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I've experienced it many times before but it's a really refreshing experience every time it happens. Motivation. It comes in many forms and means a lot of different things directly but an unchanging attribute of it is that it makes things way too easy and your work becomes enjoyable once it comes into the picture. Even dive into a dumpster of legacy spaghetti and dishing out nasty code review feedbacks feels GREAT when you're motivated. Context: I've spent like several months low on motivation, and it was one of the least productive times I've ever had, and now I just feel nice, y'know, able to actually do stuff and do it right.
Anyway. Rays of motivation to you, reader. Balance your workload so that you don't lose it like I did a while ago, and stay safe out there. It matters.1
Unguided code style decisions and the whole personal style things sometimes display an intention behind a piece of code. They can hint on semantics and relations between the pieces of data or operations, like it's often the case with grouping that doesn't separate bunch of statements with a blank line. Sometimes, they can even carry an emotional message. Love, hate, grudges, deepest affection for some golden hammer feature of the language, everything is on the table actually. For instance, this is what fear looks like:
To be honest, the majority of my work is just man and grep, and these two things already somehow make me better than the vast majority of my colleagues. Impostor syndrome doesn't think so though.7
I hate that trend of making things more lax in terms of implementation quality while writing it off with a simple but stupid "oh computers are faster now, users have the RAM, yadda yadda". Yeah but back in a day things were actually running pretty damn fast in comparison while doing it on hardware that is totally potato in comparison to what's used now. This trend eats away ANY gains we get in terms of performance with upgrades. It deprecated the whole notion of netbooks (and I kinda liked them for casual stuff), since now every goddamn one-page blog costs you from several megabytes and up to tens of megabytes of JS alone and lots of unnecessary computations. Like dude, you've brought in a whole Angular to render some text and three buttons, and now your crappy blog is chewing on 500 MB of my RAM for whatever reason.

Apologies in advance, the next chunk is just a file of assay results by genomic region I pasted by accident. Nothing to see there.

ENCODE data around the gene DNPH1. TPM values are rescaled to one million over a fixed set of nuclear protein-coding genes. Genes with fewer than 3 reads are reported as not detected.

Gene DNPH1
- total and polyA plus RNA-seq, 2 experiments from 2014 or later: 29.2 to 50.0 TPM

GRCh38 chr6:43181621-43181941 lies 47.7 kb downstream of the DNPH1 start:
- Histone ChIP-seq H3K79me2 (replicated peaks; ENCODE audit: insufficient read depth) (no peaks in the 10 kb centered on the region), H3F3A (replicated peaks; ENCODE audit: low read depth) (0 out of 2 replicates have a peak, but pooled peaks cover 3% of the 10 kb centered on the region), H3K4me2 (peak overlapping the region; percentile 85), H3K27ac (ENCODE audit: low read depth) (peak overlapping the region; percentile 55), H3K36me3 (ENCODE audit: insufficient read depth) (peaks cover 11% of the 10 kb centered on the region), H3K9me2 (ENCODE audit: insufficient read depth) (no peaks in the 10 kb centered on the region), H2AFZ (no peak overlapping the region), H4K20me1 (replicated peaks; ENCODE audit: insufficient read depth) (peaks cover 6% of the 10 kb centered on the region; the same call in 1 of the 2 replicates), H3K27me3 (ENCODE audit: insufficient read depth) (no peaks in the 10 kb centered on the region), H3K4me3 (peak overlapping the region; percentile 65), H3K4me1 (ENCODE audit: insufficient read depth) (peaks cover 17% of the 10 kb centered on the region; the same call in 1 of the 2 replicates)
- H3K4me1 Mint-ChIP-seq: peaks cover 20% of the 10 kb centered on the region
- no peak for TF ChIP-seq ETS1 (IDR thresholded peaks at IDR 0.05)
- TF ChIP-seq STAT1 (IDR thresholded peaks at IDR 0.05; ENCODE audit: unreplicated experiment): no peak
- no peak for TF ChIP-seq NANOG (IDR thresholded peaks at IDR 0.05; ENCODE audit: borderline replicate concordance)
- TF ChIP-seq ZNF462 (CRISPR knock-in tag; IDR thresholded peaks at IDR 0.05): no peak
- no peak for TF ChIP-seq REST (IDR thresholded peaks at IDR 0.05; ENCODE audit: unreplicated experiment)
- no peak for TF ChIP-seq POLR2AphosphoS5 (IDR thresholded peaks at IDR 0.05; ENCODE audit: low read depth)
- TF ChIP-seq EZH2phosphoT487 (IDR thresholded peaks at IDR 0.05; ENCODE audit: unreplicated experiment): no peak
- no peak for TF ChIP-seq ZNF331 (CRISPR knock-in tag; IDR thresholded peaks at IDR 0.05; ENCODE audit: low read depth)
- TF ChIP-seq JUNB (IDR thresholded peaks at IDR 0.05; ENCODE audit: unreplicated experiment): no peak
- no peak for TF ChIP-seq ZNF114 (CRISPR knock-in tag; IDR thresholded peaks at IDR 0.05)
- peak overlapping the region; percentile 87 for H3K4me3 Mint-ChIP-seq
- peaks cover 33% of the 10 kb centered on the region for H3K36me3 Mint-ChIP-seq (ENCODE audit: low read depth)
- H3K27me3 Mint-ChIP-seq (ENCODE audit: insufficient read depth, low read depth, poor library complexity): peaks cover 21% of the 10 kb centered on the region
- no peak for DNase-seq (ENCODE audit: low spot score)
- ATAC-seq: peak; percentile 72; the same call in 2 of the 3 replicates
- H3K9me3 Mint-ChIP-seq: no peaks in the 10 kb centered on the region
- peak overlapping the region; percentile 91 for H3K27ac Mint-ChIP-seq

Also, Electron apps. Hate them. Whoever invented the concept, deserves their own warm spot in Hell. You're doing the same you would've done more efficiently in Qt or whatever there is. Qt actually takes care of a lot of stuff for you, so it doesn't look like you'll be slowed down by choosing it over Electron. Like yeah, web version will share some code with your desktop solution but you're the whole reason I'm considering your competitor's lack of Electron a huge advantage over you even if they lack in features.
Same can be said pretty much about everything that tries to be more than it should, really. IDEs, for example, are cancerous. You can do 90%+ of what you intended to do in IDE using plain Vim with *zero* plugins, and it will also result in less strain on your hands.
People have just unlearned the concept of conscious consumption, it seems.29
I'm frustrated with an abundance of different *Ops we're having right now. You can spell a random word followed by "Ops", and it's probably a thing. I get that Ops people in general are important but when there is stuff like GitOps, MLOps, FinOps, it gets confusing pretty damn fast. There's no value in all these titles besides "duh" usually, since Ops are just Ops in most situations. They kinda can slap a tracing tool or two on top of your code base but in general they just do Kubernetes (with whatever's hip like Jaeger, etc.) nowadays and that's it. Hell, even "DevOps Engineers", for a majority of cases you'll encounter, are basically just Ops with a misleading prefix since it's just a way people call them nowadays for whatever reason.3